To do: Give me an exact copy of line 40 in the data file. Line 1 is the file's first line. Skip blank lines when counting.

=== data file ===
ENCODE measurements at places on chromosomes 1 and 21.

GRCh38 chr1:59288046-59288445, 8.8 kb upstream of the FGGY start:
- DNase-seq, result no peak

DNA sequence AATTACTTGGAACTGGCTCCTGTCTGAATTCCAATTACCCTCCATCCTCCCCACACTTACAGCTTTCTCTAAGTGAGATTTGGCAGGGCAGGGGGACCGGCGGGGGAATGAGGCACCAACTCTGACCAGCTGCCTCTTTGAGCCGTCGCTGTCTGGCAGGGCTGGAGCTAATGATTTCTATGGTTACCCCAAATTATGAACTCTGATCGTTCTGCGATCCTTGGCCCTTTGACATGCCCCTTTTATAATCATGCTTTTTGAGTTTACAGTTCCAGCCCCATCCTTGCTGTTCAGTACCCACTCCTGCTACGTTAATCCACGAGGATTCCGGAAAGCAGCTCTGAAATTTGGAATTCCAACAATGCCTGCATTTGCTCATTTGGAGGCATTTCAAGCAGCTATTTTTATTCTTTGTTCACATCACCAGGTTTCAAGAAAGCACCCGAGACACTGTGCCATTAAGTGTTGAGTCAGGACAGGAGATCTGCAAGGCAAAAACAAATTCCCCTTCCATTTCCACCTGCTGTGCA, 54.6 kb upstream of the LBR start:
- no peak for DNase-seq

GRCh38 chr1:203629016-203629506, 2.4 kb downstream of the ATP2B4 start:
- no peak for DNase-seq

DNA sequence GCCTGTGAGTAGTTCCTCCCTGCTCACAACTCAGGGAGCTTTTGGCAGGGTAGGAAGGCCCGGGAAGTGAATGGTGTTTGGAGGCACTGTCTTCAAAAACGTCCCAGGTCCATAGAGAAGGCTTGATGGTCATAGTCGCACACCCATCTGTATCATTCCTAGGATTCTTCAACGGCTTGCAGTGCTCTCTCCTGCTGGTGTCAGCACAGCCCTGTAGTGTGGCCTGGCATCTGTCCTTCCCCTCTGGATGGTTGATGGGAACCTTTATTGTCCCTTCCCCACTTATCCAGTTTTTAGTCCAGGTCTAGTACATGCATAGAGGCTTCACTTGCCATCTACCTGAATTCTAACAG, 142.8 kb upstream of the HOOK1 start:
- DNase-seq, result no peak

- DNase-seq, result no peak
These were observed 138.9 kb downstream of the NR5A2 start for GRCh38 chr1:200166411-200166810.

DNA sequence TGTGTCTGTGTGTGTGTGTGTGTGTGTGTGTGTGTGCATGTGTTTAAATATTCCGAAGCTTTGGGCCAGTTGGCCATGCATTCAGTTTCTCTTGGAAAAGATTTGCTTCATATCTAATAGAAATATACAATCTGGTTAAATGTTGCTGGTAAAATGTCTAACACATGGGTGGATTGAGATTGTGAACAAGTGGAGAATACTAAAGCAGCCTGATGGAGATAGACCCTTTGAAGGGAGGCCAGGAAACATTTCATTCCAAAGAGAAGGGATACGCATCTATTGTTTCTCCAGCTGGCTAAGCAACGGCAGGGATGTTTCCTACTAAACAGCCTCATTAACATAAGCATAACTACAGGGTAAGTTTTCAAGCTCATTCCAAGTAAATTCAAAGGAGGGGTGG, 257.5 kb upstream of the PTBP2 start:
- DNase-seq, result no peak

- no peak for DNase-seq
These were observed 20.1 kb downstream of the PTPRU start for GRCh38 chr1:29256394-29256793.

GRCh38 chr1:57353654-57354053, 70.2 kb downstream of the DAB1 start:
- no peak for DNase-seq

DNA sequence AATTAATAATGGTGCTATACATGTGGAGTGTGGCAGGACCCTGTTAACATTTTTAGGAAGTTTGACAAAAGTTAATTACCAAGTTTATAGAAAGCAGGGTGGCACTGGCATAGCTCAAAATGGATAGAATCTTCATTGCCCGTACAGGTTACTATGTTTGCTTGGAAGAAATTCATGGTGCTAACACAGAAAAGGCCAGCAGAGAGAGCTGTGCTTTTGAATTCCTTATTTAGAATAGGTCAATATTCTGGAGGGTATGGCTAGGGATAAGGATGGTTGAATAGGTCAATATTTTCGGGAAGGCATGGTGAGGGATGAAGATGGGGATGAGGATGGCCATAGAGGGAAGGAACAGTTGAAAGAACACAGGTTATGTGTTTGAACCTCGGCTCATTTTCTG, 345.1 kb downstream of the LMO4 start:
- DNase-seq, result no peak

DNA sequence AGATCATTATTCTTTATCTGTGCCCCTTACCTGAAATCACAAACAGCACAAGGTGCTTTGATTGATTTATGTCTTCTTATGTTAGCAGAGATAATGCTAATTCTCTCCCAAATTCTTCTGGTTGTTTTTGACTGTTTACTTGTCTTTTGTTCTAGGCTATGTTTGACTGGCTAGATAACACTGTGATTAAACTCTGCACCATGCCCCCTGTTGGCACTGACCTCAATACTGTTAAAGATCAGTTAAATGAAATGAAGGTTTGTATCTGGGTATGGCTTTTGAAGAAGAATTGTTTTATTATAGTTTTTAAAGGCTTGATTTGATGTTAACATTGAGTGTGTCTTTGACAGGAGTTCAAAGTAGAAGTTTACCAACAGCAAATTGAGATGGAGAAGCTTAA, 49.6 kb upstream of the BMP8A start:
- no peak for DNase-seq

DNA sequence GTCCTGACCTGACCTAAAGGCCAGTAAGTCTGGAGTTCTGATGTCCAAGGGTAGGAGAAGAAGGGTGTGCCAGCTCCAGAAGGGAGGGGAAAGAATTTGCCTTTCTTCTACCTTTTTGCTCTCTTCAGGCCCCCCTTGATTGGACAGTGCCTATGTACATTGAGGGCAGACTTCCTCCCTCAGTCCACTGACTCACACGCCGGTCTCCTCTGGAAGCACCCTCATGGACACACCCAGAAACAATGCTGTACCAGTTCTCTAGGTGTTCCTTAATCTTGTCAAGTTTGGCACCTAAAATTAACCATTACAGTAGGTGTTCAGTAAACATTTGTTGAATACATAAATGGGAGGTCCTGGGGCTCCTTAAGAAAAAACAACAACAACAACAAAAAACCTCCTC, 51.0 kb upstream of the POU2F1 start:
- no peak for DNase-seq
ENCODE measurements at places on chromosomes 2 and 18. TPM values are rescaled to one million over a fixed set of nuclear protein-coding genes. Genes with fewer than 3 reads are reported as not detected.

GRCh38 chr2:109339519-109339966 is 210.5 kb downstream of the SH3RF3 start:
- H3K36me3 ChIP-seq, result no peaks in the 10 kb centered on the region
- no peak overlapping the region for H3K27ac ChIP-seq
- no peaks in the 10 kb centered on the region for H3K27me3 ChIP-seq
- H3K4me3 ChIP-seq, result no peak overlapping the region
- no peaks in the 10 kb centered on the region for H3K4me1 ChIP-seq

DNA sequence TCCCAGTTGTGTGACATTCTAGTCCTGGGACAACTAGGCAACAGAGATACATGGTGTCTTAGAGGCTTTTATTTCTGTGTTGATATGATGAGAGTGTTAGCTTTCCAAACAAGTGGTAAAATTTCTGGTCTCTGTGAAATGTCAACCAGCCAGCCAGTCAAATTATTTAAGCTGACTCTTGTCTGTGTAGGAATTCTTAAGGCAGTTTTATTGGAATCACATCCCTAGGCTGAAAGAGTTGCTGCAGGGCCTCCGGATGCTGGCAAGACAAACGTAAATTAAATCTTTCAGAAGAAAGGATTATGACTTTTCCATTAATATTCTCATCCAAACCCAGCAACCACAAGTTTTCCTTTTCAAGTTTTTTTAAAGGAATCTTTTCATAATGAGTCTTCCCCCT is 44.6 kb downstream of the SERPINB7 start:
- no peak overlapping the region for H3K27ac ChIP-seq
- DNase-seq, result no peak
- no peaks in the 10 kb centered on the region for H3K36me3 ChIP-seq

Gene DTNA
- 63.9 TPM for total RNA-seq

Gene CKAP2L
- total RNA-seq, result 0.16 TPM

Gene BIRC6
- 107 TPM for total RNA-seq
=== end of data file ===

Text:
- 107 TPM for total RNA-seq